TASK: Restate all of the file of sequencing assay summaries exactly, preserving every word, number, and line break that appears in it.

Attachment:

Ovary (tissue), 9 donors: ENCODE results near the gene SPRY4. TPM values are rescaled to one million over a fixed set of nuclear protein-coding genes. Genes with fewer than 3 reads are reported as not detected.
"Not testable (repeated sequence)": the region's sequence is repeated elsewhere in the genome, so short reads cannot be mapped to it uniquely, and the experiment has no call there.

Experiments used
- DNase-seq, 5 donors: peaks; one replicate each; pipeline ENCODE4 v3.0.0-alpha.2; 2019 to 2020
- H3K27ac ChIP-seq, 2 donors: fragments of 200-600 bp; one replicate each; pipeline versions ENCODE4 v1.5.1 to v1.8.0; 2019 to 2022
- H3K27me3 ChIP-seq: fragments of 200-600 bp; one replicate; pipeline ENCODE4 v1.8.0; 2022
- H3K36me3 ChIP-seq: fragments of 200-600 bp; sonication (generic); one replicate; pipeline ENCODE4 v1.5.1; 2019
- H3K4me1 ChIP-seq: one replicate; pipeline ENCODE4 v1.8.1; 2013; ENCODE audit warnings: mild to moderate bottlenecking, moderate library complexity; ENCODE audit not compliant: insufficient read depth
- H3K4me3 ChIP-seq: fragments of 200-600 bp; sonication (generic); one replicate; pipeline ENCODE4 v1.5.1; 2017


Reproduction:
Ovary (tissue), 9 donors: ENCODE results near the gene SPRY4. TPM values are rescaled to one million over a fixed set of nuclear protein-coding genes. Genes with fewer than 3 reads are reported as not detected.
"Not testable (repeated sequence)": the region's sequence is repeated elsewhere in the genome, so short reads cannot be mapped to it uniquely, and the experiment has no call there.

Experiments used
- DNase-seq, 5 donors: peaks; one replicate each; pipeline ENCODE4 v3.0.0-alpha.2; 2019 to 2020
- H3K27ac ChIP-seq, 2 donors: fragments of 200-600 bp; one replicate each; pipeline versions ENCODE4 v1.5.1 to v1.8.0; 2019 to 2022
- H3K27me3 ChIP-seq: fragments of 200-600 bp; one replicate; pipeline ENCODE4 v1.8.0; 2022
- H3K36me3 ChIP-seq: fragments of 200-600 bp; sonication (generic); one replicate; pipeline ENCODE4 v1.5.1; 2019
- H3K4me1 ChIP-seq: one replicate; pipeline ENCODE4 v1.8.1; 2013; ENCODE audit warnings: mild to moderate bottlenecking, moderate library complexity; ENCODE audit not compliant: insufficient read depth
- H3K4me3 ChIP-seq: fragments of 200-600 bp; sonication (generic); one replicate; pipeline ENCODE4 v1.5.1; 2017